Our Day of Rest
An important matter that is often neglected today is Sabbath-keeping. The Bible shows us that after He had made man God established three ‘creation ordinances’ – work, marriage and the Sabbath. If the first two remain relevant after the fall then so does the Sabbath. We should not think of it as a Jewish or Old Testament institution. Rather it is God’s wise provision for all men in all places in all ages.
The appointment of the Sabbath is in these words: “And God blessed the seventh day, and sanctified it: because that in it he had rested from all his work which God created and made” (Gen.2:3). It is true that the actual word ‘Sabbath’ is not found here but the institution certainly is. When the fourth commandment says “Remember the sabbath day, to keep it holy” (Exod.20:8) it plainly refers to a day already in place and not unknown.
That God blessed the seventh day means that He declared it good and will do good to those who keep it. If we “call the sabbath a delight” then the Lord will cause us to “ride upon the high places of the earth” and feed us with “the heritage of Jacob” (Isa.58:13,14). There is a blessing for the individual, family or community that keeps the Sabbath out of love to God.
Originally the Sabbath was the last day of the week. After Christ came it was changed to the first day of the week, the day when our Saviour rose from the dead. The church met for worship then (Acts 20:6; 1Cor.16:1). The Sabbath once honoured the work of creation. Now it honours the more glorious work of redemption by Christ which brings about a new creation. We should never refer to it as ‘Sunday’: it is the Lord’s day (Rev.1:10).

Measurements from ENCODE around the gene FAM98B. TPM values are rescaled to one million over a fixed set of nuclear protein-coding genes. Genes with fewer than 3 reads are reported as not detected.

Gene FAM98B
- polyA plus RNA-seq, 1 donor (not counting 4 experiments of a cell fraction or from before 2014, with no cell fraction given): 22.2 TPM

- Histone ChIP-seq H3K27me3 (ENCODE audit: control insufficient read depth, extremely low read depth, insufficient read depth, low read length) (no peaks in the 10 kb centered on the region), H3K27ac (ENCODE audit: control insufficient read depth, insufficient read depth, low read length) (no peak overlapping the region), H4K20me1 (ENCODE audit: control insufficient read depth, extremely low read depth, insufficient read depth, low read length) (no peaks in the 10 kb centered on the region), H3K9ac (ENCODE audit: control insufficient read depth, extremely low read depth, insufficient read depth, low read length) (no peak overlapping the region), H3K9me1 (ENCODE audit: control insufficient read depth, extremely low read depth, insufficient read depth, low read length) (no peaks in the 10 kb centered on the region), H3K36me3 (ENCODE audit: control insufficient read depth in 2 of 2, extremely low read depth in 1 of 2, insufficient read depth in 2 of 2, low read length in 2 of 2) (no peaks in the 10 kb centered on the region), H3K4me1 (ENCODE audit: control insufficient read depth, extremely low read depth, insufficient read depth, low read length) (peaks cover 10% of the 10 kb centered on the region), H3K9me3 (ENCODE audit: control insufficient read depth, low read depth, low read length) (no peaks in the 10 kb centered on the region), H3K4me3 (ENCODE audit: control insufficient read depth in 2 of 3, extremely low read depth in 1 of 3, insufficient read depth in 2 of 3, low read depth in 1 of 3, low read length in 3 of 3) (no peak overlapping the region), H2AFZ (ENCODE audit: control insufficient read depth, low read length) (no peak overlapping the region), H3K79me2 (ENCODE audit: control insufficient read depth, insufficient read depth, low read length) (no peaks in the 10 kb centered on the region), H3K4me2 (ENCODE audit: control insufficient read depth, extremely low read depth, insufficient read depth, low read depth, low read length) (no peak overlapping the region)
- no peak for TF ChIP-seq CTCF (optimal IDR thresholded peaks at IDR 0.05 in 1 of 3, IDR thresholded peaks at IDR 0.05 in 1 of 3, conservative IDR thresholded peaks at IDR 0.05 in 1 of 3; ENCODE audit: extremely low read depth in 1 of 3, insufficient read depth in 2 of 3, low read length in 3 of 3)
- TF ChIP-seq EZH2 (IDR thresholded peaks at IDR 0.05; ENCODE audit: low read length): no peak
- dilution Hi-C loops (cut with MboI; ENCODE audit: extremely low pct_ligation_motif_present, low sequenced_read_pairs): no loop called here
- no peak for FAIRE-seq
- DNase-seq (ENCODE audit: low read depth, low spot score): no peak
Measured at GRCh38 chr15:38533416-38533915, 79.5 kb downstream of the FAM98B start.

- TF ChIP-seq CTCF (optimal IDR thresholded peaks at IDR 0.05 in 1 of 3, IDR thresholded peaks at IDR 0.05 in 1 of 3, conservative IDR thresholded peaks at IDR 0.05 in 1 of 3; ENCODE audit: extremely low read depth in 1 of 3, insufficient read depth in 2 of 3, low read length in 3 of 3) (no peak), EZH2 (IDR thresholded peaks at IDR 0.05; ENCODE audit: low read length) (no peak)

God has ‘sanctified’ the seventh day or set it apart for a holy use. God made us so that we only function properly when we conform to His prescription of six days of work and one day of rest. Incidentally there is no ‘weekend ’ in Scripture: the pattern is not five days of work and two days of rest. If we try to disrupt God’s pattern we will only bring about misery.
Some will say, “I give every day to God.” So we should but let us not be wiser than the Lord. God has put His mark on one day of the week and made it special. There are things that belong to the Sabbath that do not belong to other days, in particular the preaching of the gospel.
God ‘rested’on the seventh day as an example to us. The Sabbath is our day of rest but it is not a day for idleness. We are to leave aside our worldly cares and concerns in order to devote ourselves to God. Works of necessity and mercy such as feeding the hungry and healing the sick may be done (Matt.12:1-13) but it is mainly a day for works of piety. We should devote ourselves to God in the exercises of public and private worship.
We read of those who stopped gathering with God’s people on the Sabbath (Heb.10:25). Some attend church when it suits them but do not let it interfere with their leisure, travel and so on. Our priorities must be right. The welfare of our soul comes before our enjoyment of this world.
Men are trying to overthrow the Sabbath. They may desecrate it but they cannot destroy it. It is a solemn thought that if we despise the Sabbath then we are unfit to dwell with God in heaven. May God therefore grant us all His gracious salvation in Christ.